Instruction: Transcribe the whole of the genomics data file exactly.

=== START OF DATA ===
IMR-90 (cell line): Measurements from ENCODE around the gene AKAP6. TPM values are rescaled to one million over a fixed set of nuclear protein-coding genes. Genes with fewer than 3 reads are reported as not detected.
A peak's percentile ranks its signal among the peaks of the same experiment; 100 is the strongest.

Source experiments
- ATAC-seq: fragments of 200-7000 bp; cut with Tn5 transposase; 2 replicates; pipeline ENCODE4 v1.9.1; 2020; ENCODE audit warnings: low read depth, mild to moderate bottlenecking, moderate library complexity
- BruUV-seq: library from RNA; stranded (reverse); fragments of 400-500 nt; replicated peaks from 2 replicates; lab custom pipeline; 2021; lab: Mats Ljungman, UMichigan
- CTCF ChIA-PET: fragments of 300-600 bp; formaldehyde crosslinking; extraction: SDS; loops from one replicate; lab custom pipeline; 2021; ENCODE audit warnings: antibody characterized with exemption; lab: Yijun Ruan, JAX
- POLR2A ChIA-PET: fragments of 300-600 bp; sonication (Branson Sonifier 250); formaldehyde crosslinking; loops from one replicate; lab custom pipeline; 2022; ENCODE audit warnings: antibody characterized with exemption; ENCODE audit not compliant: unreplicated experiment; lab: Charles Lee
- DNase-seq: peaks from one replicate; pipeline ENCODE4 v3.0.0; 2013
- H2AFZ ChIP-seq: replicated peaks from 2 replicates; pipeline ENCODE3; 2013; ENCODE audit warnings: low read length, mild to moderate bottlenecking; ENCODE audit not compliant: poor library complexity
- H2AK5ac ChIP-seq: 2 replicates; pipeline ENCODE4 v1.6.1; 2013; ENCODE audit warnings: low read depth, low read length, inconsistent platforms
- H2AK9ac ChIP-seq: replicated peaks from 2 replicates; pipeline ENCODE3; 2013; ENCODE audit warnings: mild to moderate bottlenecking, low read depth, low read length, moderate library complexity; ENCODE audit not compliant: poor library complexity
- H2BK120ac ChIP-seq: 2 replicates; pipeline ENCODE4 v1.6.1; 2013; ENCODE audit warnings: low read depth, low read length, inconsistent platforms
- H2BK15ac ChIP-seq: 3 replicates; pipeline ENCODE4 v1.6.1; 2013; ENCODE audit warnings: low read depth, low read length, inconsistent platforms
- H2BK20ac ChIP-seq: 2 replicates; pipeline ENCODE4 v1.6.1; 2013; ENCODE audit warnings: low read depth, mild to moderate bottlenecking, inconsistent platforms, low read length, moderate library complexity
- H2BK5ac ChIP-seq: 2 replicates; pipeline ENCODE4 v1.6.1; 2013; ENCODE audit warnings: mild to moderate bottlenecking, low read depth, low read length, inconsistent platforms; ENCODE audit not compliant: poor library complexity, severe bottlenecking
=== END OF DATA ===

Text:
IMR-90 (cell line): Measurements from ENCODE around the gene AKAP6. TPM values are rescaled to one million over a fixed set of nuclear protein-coding genes. Genes with fewer than 3 reads are reported as not detected.
A peak's percentile ranks its signal among the peaks of the same experiment; 100 is the strongest.

Source experiments
- ATAC-seq: fragments of 200-7000 bp; cut with Tn5 transposase; 2 replicates; pipeline ENCODE4 v1.9.1; 2020; ENCODE audit warnings: low read depth, mild to moderate bottlenecking, moderate library complexity
- BruUV-seq: library from RNA; stranded (reverse); fragments of 400-500 nt; replicated peaks from 2 replicates; lab custom pipeline; 2021; lab: Mats Ljungman, UMichigan
- CTCF ChIA-PET: fragments of 300-600 bp; formaldehyde crosslinking; extraction: SDS; loops from one replicate; lab custom pipeline; 2021; ENCODE audit warnings: antibody characterized with exemption; lab: Yijun Ruan, JAX
- POLR2A ChIA-PET: fragments of 300-600 bp; sonication (Branson Sonifier 250); formaldehyde crosslinking; loops from one replicate; lab custom pipeline; 2022; ENCODE audit warnings: antibody characterized with exemption; ENCODE audit not compliant: unreplicated experiment; lab: Charles Lee
- DNase-seq: peaks from one replicate; pipeline ENCODE4 v3.0.0; 2013
- H2AFZ ChIP-seq: replicated peaks from 2 replicates; pipeline ENCODE3; 2013; ENCODE audit warnings: low read length, mild to moderate bottlenecking; ENCODE audit not compliant: poor library complexity
- H2AK5ac ChIP-seq: 2 replicates; pipeline ENCODE4 v1.6.1; 2013; ENCODE audit warnings: low read depth, low read length, inconsistent platforms
- H2AK9ac ChIP-seq: replicated peaks from 2 replicates; pipeline ENCODE3; 2013; ENCODE audit warnings: mild to moderate bottlenecking, low read depth, low read length, moderate library complexity; ENCODE audit not compliant: poor library complexity
- H2BK120ac ChIP-seq: 2 replicates; pipeline ENCODE4 v1.6.1; 2013; ENCODE audit warnings: low read depth, low read length, inconsistent platforms
- H2BK15ac ChIP-seq: 3 replicates; pipeline ENCODE4 v1.6.1; 2013; ENCODE audit warnings: low read depth, low read length, inconsistent platforms
- H2BK20ac ChIP-seq: 2 replicates; pipeline ENCODE4 v1.6.1; 2013; ENCODE audit warnings: low read depth, mild to moderate bottlenecking, inconsistent platforms, low read length, moderate library complexity
- H2BK5ac ChIP-seq: 2 replicates; pipeline ENCODE4 v1.6.1; 2013; ENCODE audit warnings: mild to moderate bottlenecking, low read depth, low read length, inconsistent platforms; ENCODE audit not compliant: poor library complexity, severe bottlenecking